May: This expanded into many different considerations of purpose and function. How do we embody a goal? What is it like to observe others as they act with purpose? Under what conditions does function or purpose breakdown? When is that theatrically interesting?
Ioannis: We were also thinking about zero – about nothing and absence. Obviously we could not be absent. We could attempt to experience nothing, but in the end we had to create something. We wanted to develop a work that was definite but unsettled. Something open to questions and possibilities. Something problematic. So our creative process was finding out how to do it. What forms or structures work by not-working in an interesting way?
Liz: So it sounds like you’re addressing absence as a method, not creating a choreographic metaphor. Your research was the problem of approaching the idea of zero, and you wish to share that research, rather than an answer, with the audience.
Ioannis: We also considered, as performers, what it would mean to be stuck in the moment – to have no memory of the past and no anticipation of the future.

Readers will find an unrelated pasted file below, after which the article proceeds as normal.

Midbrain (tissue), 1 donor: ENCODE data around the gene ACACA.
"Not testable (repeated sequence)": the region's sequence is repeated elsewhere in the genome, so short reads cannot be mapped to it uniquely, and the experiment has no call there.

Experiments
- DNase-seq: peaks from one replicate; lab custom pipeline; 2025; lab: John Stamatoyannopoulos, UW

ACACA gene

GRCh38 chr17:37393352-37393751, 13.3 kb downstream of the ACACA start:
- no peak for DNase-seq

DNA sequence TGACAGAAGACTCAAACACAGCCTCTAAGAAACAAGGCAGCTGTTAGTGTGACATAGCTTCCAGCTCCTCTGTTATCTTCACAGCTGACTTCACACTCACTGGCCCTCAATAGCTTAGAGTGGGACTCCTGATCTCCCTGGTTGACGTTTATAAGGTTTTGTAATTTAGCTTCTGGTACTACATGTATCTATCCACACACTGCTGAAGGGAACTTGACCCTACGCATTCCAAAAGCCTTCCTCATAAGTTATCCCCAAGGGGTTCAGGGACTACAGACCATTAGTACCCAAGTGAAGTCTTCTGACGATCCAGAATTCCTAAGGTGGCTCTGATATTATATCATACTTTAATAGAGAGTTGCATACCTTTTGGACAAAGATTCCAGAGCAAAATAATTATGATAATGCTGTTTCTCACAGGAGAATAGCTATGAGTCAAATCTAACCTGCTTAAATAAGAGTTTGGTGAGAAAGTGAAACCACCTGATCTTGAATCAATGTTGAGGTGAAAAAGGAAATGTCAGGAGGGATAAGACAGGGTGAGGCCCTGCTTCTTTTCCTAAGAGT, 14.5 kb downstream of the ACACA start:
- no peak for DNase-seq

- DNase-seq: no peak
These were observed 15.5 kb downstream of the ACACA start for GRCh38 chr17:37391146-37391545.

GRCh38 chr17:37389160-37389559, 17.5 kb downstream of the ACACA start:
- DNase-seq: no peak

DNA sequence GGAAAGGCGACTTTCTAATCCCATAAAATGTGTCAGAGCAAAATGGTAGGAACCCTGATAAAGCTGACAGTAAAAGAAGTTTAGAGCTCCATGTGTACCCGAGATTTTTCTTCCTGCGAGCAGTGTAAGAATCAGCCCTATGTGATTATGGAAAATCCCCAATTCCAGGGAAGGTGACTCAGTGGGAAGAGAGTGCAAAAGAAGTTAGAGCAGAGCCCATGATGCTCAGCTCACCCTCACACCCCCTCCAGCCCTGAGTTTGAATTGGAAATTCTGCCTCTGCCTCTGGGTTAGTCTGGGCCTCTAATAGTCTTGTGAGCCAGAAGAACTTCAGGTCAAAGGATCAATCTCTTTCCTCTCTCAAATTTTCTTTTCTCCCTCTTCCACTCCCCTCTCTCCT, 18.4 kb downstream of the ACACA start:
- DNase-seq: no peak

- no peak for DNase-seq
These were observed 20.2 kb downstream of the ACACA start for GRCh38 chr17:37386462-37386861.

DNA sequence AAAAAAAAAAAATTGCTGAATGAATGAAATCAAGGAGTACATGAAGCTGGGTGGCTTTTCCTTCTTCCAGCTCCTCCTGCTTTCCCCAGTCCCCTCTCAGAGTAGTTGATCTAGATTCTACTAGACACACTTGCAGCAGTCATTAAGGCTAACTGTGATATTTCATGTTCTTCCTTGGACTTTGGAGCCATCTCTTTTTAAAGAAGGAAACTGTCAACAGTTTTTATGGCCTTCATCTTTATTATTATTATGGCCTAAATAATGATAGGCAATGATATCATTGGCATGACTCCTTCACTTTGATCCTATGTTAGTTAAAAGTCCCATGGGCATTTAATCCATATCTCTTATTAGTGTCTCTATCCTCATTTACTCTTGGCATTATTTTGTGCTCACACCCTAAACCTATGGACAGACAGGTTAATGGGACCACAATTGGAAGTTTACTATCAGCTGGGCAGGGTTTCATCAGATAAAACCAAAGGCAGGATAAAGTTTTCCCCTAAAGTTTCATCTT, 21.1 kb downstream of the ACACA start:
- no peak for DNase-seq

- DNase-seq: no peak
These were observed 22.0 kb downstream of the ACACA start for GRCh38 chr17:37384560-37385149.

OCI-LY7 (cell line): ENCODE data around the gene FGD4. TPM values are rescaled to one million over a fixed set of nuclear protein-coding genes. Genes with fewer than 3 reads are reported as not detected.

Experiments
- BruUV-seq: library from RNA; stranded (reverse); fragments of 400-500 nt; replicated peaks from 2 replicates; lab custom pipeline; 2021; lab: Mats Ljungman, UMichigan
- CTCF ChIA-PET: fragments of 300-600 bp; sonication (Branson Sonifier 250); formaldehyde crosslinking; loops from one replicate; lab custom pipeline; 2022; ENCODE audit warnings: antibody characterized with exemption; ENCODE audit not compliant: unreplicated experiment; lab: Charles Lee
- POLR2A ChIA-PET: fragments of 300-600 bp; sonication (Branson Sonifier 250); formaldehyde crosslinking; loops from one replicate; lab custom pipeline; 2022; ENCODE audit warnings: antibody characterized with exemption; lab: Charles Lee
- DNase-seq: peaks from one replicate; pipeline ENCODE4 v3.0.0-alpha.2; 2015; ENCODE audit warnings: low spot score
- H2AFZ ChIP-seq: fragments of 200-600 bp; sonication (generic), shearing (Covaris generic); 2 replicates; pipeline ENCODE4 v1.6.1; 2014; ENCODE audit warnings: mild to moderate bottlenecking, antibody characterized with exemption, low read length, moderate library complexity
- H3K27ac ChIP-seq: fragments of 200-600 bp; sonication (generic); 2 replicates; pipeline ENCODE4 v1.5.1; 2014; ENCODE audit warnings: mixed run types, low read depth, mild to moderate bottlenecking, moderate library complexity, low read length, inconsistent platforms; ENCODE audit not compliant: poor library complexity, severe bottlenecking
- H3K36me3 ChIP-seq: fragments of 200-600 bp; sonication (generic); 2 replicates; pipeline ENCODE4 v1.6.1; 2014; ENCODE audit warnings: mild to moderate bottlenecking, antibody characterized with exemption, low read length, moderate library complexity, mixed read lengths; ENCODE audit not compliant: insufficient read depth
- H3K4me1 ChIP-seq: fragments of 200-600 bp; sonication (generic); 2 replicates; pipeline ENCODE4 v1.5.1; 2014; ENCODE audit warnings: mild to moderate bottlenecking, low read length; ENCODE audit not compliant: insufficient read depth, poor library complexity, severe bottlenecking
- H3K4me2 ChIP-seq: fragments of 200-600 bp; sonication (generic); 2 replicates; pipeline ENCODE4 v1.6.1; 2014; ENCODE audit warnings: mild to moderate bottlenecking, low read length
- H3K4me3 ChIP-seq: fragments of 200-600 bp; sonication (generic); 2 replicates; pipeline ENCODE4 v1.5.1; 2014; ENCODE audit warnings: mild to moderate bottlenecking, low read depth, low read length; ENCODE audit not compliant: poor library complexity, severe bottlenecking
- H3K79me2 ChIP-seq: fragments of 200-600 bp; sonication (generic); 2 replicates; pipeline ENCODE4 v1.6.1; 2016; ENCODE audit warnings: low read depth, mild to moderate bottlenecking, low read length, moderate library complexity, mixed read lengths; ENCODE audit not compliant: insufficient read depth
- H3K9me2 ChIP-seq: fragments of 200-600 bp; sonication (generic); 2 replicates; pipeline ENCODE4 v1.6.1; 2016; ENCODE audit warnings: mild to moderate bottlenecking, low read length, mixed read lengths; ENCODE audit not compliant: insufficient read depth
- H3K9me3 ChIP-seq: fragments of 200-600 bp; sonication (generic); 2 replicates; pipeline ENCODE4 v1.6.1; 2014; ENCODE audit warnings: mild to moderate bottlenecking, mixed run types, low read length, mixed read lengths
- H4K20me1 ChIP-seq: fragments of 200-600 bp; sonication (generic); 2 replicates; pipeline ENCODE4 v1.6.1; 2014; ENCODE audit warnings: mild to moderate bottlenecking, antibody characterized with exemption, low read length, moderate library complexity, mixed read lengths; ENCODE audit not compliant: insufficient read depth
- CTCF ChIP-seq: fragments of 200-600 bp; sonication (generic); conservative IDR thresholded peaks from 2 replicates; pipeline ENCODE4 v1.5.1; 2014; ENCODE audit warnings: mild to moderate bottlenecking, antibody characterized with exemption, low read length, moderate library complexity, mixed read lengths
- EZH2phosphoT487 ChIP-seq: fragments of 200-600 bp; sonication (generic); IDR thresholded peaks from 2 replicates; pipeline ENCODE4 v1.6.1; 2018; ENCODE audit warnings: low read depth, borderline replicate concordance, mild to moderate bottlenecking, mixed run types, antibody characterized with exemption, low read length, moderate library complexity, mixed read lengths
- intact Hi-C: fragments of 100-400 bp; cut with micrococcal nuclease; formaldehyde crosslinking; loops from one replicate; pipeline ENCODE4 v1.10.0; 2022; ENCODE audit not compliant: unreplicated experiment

May: I would describe this as being able to catch the present in your focus. It’s intention on a bodily level. Not passive intention, but intention that you immediately act upon.
Liz: What compositional tools did you use or develop?
Fabrice: Removal was a compositional idea. Also emptying, subtracting, forgetting and erasing. We worked by constructing situations or relationships between each other, the audience, the props and the space, rather than dealing with singular actions and gestures. We then layered and recontextualised our material. We decided to examine functionality and not look for dysfunctionality but the lack of normal functionality. Not breakdown from a particular function but working in an unexpected way. So the reasoning behind the situation is elusive – which creates a space for questioning, wondering or laughing.
Liz: Could you describe a scene in the piece? And share some ideas or questions affiliated with that material?
Ioannis: May and I are standing together onstage with our arms and legs somewhat intertwined. I am grabbing my own arm, although from the audience it looks like May’s arm. Thus I suggest a different feeling than what I feel.
Fabrice: Whose hand is whose? Where is the feeling? Do I feel more by touching her hand than my hand?
May: It’s somehow so unquestionable that when you touch yourself or your hand that you touch yourself. But we want to pose a question there.